Indiana Supreme Court issues reprimand for Attorney General Todd Rokita
State Supreme Court reprimands Attorney General Todd Rokita
INDIANAPOLIS (WISH/AP) — The Indiana Supreme Court issued a public reprimand Thursday for Attorney General Todd Rokita for his public comments regarding the Dr. Caitlin Bernard case.
The reprimand says Rokita violated professional conduct rules in statements he made about the doctor who provided an abortion to a 10-year-old rape victim from Ohio in the weeks after the U.S. Supreme Court overturned Roe v. Wade last summer.
Two justices argued for a harsher punishment, believing the discipline to be too lenient based on Rokita’s position as attorney general.
The order reads: “The Court concludes that Respondent violated Indiana Professional Conduct Rules 3.6(a) and 4.4(a) by making an extrajudicial statement that had a substantial likelihood of materially prejudicing an adjudicative proceeding and had no substantial purpose other than to embarrass or burden the physician. For Respondent’s professional misconduct, he is hereby publicly reprimanded. The costs of this proceeding are assessed against Respondent. Pursuant to the parties’ stipulation in their conditional agreement, the Court orders Respondent to pay $250.00 by check made payable and transmitted to the Clerk of the Indiana Supreme Court. The Clerk shall retain those funds in their entirety upon receipt. The parties further stipulate that the Commission’s investigation costs under Admission and Discipline Rule 23(21)(a)(1) remain to be determined. All Justices concur, except Rush, C.J., and Goff, J., who would reject the conditional agreement, believing the discipline to be too lenient based on the Respondent’s position as Attorney General and the scope and breadth of the admitted misconduct.”
Rokita responded to the reprimand with a statement that says in part: “First things first: I deny and was not found to have violated anyone’s confidentiality or any laws. I was not fined. And I will continue as Indiana’s duly elected attorney general.
“Despite the failed attempt to derail our work —which could have disenfranchised nearly 2 million voters, the largest amount in Indiana history for any state office candidate — it all boiled down to a truthful 16-word answer I gave over a year ago during an international media storm caused by an abortionist who put her interests above her patient’s. I received a ‘public reprimand’ for saying that “…we have this abortion activist acting as a doctor— with a history of failing to report.”
Bernard’s lawyer, Kathleen DeLaney, sent a statement late Thursday afternoon. “As part of the settlement agreement, Mr. Rokita admitted to violating two attorney ethics rules by attacking Dr. Bernard on national television. His public statements should reflect that fact and we expect a prompt and sincere apology to Dr. Bernard.”
Rebecca Gibron, chief executive officer of the Planned Parenthood division that includes Indiana, said the reprimand was not enough. “We are here for the people of Indiana no matter what,” Gibron said in a written statement. “And we are proud of Dr. Bernard and the many other providers for putting patients first, despite the hostile and dangerous environment that Rokita and anti-abortion extremists in this state have created.”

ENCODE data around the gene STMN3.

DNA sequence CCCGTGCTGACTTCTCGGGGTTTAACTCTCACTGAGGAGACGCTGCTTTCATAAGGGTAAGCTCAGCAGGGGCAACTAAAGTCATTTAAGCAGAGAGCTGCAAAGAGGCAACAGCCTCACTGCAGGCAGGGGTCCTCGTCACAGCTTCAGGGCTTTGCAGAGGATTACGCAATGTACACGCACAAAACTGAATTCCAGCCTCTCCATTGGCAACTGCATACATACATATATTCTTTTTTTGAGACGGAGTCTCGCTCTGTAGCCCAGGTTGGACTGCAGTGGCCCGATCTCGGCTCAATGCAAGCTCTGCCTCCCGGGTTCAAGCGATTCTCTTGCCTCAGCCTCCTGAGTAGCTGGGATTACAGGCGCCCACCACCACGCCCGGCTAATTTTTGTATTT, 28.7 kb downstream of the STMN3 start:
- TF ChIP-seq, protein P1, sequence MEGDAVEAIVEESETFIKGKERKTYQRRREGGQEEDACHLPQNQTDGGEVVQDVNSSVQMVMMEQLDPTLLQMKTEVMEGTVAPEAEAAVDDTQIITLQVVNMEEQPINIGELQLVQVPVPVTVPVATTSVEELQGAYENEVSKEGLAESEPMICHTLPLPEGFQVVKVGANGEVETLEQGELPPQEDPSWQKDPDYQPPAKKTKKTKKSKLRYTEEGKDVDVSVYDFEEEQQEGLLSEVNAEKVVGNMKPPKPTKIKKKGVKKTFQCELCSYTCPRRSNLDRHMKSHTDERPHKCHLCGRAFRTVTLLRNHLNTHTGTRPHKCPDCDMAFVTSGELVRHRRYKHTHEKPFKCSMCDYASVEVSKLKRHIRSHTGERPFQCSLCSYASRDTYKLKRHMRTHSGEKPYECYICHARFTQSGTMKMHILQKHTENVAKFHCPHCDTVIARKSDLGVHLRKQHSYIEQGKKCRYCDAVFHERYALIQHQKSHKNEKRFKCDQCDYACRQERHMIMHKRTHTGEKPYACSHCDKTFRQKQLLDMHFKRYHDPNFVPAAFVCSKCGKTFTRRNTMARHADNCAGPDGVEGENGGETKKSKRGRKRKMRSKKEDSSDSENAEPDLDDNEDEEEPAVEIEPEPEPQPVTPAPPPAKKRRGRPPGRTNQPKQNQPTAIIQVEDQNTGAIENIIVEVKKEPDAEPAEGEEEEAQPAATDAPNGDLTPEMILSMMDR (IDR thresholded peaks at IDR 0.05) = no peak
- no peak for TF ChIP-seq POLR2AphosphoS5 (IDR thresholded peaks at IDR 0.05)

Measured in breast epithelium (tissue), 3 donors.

The initial complaint filed in September also alleged that Rokita violated confidentiality requirements by making statements about an investigation into Bernard prior to filing a complaint with the state’s Medical Licensing Board. That charge was dismissed.
Rokita denied violating confidentiality in a written statement responding to the court’s opinion.
In his statement, Rokita said he signed an affidavit to bring the proceedings to a close and to “save a lot of taxpayer money and distraction.” He also repeated his description of Bernard as an “abortion activist.”
“As I said at the time, my words are factual,” he said. “The IU Health physician who caused the international media spectacle at the expense of her patient’s privacy is by her own actions an outspoken abortion activist.”
It’s not clear whether the opinion chastising Rokita was limited to his claim that Bernard had a “history of failing to report” instances of abuse.
Within weeks of Bernard’s July 2022 interview about providing the abortion, Indiana became the first state to approve abortion restrictions after the U.S. Supreme Court ended constitutional protections.
Bernard was reprimanded by Indiana’s medical licensing board in May, saying she didn’t abide by privacy laws by speaking publicly about the girl’s treatment. Hospital system officials argued against that decision. The medical board rejected allegations that Bernard failed to properly report suspected child abuse.
Rokita separately filed a federal lawsuit against her employer, Indiana University Health, in September, claiming the hospital system violated patient privacy laws when Bernard publicly shared the girl’s story. The lawsuit is still pending.
Gerson Fuentes, 28, who confessed to raping and impregnating the Ohio girl, was sentenced to life in prison in July.
The Associated Press contributed to this report.